In our last installment on Zechariah 14, we established the fact that this great chapter is about the establishment of the Kingdom of God. Be sure to#1” href=”http://donkpreston.com/zechariah-14-the-resurrection-and-the-kingdom-of-god-1/” target=”_blank”> read that article here.
The Nature of the Kingdom God: “My Kingdom Is Not of This World”
There can be no question that Jesus came to restore the kingdom of God to Israel and sit on David’s throne (Luke 1:32-35; 2:25-35, 38). The restoration of Israel is the theme of Luke’s two works. Compare Acts 1:6f; 2:20-37; 3:19ff, etc. Be sure to order my MP3 series “Acts and the Restoration of Israel” for a full demonstration of this crucial fact. This is a tremendously important subject.
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Contrary to popular opinion, when one closely examines Jesus’ ministry and teaching he will soon learn that it was not the nationalistic kingdom that he came to restore. He came to restore the Sovereignty of God.
Early in his ministry the Jews would have proclaimed Jesus as their king because of his miraculous feeding of the multitude (John 6). It was Jesus that rejected this swell of nationalism: “when Jesus perceived that they were about to come and take him by force to make him king he withdrew himself” John 6:15. If Jesus’ mission was to become king and establish the kingdom of God –and it was–why did he so purposefully reject the opportunity?
The Lord answers this question for us when he was before Pilate “My kingdom is not of this world. If my kingdom were of this world My servants would fight, so that I should not be delivered to the Jews; but now my kingdom is not from here. Pilate therefore said to Him, ‘Are you a king then?’ Jesus answered, ‘you say rightly that I am a king. For this cause I was born and for this cause I have come into this world, that I should bear witness to the truth’” John 18:36-37. Jesus was to be king but not over national Israel; he was to be a spiritual king.
This is confirmed in Acts 2. Peter declared Jesus resurrected from the dead (Acts 2:22) and the recipient of the promise made to David that his descendant would sit on his throne (v. 30-33). God had raised Jesus from the dead and given him the throne of David as promised to David. Note that in Acts 13, Paul emphatically states that God had– not someday by and by “would” but had given Christ “the sure mercies of David.” This is an unequivocal declaration that Christ was seated on the throne of David in the kingdom of God.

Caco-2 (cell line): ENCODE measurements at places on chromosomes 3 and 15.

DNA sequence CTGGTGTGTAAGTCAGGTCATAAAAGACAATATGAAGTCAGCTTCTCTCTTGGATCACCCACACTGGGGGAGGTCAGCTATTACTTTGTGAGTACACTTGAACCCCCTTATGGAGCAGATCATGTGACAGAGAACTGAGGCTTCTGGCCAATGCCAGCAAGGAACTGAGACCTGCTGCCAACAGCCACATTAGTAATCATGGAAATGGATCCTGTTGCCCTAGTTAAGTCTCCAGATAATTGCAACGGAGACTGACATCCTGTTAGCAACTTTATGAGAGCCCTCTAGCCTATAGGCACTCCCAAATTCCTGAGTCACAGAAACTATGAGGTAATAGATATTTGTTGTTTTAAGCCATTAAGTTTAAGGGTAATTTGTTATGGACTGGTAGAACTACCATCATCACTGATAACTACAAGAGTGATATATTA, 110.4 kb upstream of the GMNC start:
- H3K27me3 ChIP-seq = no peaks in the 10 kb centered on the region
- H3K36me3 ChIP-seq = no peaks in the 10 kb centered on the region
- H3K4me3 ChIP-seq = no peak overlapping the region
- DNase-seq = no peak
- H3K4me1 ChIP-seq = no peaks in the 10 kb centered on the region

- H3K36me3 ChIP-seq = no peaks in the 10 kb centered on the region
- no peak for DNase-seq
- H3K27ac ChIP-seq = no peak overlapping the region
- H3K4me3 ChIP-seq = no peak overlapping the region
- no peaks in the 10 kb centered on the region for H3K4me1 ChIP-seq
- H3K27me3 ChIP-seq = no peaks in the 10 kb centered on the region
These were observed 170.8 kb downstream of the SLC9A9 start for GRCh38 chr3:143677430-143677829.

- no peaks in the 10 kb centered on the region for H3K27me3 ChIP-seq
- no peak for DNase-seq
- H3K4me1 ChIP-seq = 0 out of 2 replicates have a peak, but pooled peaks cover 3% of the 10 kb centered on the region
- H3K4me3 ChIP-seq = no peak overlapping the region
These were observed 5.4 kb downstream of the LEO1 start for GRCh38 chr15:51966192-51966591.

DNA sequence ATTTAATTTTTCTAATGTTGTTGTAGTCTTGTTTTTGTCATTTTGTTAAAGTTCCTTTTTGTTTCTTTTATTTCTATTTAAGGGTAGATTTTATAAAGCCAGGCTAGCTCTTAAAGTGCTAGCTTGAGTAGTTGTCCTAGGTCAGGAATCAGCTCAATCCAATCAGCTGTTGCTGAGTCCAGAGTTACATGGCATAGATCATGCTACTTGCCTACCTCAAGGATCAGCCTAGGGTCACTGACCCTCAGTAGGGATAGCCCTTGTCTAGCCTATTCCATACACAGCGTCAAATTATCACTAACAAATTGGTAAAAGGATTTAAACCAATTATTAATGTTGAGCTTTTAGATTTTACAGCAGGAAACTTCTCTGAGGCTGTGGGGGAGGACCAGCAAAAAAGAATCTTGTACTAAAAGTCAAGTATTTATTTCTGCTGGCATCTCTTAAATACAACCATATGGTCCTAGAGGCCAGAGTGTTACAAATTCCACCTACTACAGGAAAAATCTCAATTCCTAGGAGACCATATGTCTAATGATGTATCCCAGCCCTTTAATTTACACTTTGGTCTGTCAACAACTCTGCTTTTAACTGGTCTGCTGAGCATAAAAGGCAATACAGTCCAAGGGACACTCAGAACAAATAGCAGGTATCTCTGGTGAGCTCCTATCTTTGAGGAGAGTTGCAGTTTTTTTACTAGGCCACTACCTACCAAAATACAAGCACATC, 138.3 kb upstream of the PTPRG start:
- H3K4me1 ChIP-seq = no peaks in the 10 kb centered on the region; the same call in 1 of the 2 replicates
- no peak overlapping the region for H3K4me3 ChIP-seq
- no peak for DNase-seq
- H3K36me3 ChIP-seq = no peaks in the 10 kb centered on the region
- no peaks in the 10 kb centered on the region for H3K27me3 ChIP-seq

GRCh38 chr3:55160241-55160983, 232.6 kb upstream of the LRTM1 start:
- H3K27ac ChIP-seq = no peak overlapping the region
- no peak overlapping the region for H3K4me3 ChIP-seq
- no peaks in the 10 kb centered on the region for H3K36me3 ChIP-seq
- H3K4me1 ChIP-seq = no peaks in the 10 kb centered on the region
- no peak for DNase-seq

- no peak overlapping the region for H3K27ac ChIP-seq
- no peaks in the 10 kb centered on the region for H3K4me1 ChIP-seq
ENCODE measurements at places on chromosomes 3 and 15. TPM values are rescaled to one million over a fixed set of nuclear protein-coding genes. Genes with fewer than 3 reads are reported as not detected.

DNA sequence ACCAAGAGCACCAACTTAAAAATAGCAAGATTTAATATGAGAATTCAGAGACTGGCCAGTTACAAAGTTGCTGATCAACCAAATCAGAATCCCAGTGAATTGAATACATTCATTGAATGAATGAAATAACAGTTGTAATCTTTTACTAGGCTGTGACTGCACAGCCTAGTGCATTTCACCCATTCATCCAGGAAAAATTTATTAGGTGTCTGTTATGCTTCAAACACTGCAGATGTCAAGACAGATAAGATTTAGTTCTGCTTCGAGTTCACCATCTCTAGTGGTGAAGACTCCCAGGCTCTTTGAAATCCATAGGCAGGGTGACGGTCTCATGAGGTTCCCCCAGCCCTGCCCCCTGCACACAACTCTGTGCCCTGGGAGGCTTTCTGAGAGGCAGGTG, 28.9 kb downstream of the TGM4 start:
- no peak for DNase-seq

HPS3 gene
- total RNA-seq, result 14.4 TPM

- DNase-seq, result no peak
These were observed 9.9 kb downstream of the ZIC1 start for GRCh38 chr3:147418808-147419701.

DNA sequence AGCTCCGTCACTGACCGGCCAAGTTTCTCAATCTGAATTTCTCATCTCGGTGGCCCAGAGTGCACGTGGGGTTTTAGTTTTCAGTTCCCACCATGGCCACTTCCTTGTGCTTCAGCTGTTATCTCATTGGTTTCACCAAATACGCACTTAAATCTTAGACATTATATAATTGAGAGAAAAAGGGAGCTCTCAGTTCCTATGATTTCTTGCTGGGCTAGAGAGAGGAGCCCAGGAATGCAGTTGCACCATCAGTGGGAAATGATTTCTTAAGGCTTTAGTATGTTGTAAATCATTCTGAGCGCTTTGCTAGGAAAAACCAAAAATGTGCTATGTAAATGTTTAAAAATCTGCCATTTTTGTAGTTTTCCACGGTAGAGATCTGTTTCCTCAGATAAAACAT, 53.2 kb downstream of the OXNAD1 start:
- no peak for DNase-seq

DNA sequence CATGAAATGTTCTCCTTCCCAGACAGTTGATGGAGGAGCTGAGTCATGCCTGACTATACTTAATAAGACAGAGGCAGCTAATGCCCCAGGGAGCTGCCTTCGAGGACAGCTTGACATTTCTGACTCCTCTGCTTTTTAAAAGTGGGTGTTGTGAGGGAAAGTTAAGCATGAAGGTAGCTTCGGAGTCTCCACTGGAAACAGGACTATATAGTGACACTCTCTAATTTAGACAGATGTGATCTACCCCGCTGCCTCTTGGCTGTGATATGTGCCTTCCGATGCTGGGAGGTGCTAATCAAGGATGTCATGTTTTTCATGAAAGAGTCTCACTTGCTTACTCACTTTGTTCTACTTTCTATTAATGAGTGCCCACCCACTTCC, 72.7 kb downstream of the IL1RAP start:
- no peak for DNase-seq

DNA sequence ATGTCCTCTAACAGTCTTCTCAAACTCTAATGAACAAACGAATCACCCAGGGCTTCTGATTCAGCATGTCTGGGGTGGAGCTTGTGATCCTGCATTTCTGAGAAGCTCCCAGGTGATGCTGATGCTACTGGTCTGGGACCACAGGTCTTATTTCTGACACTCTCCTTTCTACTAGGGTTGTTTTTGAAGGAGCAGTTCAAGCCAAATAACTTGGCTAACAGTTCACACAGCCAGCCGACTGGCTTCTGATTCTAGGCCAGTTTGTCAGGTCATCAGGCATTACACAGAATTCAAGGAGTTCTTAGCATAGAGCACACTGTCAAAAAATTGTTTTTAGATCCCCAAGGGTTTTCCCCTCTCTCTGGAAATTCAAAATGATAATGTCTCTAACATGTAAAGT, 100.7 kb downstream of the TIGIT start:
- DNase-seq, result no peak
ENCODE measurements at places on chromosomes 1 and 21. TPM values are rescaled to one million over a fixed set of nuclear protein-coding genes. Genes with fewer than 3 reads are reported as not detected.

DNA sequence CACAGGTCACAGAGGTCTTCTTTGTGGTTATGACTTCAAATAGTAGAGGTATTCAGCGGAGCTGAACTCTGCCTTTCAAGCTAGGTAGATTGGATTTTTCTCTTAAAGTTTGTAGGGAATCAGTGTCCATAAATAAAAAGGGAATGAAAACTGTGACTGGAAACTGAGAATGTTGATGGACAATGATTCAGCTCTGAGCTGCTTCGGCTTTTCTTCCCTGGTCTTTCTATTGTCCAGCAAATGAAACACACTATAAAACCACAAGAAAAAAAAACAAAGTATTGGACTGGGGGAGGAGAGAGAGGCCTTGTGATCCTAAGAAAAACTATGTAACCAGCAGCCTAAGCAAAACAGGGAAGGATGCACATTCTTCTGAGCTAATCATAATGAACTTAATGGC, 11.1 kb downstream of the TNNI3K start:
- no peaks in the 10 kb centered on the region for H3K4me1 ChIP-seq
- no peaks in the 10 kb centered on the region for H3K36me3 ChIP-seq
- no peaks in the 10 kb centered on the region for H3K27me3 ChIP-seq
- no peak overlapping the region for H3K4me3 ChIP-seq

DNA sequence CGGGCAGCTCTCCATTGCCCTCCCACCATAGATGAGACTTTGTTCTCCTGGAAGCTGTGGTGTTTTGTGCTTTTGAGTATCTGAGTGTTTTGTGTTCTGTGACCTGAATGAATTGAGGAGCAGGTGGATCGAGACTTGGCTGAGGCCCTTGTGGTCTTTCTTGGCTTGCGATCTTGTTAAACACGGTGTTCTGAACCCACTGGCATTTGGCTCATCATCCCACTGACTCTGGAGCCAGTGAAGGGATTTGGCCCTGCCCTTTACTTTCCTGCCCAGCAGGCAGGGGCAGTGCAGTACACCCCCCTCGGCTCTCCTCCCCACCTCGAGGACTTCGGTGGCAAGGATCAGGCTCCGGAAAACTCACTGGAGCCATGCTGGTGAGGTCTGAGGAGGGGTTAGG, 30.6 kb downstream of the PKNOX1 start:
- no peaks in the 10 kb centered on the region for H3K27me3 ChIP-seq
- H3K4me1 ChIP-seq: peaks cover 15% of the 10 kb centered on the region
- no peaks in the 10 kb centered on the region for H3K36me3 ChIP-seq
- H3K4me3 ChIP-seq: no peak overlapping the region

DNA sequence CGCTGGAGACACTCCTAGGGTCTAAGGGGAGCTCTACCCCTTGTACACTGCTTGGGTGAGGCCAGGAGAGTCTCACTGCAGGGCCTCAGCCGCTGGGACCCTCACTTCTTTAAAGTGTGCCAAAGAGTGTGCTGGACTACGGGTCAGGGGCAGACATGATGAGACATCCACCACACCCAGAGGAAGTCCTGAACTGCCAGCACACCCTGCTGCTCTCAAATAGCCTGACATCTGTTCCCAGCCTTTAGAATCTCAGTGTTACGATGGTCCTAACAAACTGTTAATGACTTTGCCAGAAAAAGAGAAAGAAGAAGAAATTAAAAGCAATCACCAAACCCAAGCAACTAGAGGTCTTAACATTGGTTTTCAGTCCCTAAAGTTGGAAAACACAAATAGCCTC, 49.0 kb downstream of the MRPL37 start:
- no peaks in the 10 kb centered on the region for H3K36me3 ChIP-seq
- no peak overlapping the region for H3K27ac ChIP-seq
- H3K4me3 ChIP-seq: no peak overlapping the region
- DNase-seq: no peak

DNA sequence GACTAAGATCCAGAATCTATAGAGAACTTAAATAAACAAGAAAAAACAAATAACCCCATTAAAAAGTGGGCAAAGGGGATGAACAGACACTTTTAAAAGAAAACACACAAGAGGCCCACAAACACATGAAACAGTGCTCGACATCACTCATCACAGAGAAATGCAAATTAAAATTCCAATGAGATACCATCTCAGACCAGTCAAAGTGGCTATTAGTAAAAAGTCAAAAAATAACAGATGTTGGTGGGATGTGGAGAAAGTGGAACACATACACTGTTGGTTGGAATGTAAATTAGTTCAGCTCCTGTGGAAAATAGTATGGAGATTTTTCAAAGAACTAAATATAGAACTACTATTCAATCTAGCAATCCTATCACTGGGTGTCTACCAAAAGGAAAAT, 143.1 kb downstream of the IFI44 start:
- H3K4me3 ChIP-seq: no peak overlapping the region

The Kingdom of God– Where Is The Throne?
However, where was that throne? Peter makes his point: “David is not ascended into the heavens, but he says himself: ‘The Lord said to my Lord, sit at my right hand, Till I make thy enemies Your footstool.’” Acts 2:34-35. The Messiah was to sit on the throne of David in heaven, not on earth.
In Zechariah 6:12-13 the prophet said the “Branch” would build the Temple of the Lord and sit on his throne as king and priest in the kingdom of God. The book of Hebrews makes it clear that if Jesus were to be on earth he could not serve as priest because of the Levitical legislation. Jesus was of the tribe of Judah and only those of Levi could serve as priests (Hebrews 8:5).
If therefore the Old Covenant System is re-established, per millennialism, Jesus cannot be a priest on his throne; but if he cannot be a priest he cannot be king! Zechariah said he would be king and priest on the throne. The incredible genealogical conflict between the tribe of Judah (the lineage of Messiah) and the priestly tribe of Levi is brought to the forefront in Zechariah. Properly considered, Zechariah demanded a radical change in the cultic world–the covenant itself– of Israel. If Messiah, of Judah, was to be a priest on the throne of God in the kingdom of God, then clearly, the Levitical legislation concerning the priesthood would have to be fundamentally altered!
The only way for Jesus to be king and priest is for him to be king and priest over the kingdom of God that is not under the mandate of the Old Covenant World.
It is difficult to overemphasize the implications of these facts for the millennial view. Any view that teaches the restoration of the theocracy of Israel is, implicitly, demanding a restoration of what God considered a rejection of His Sovereignty. The kingdom of God is spiritual.
While the monarchy of Israel was a visible symbol of man’s rejection of Jehovah’s Sovereignty, the Lord’s Messiah would come and restore God’s Sovereignty in the time of the resurrection. And we will look closer at that in the next installment, so stay tuned!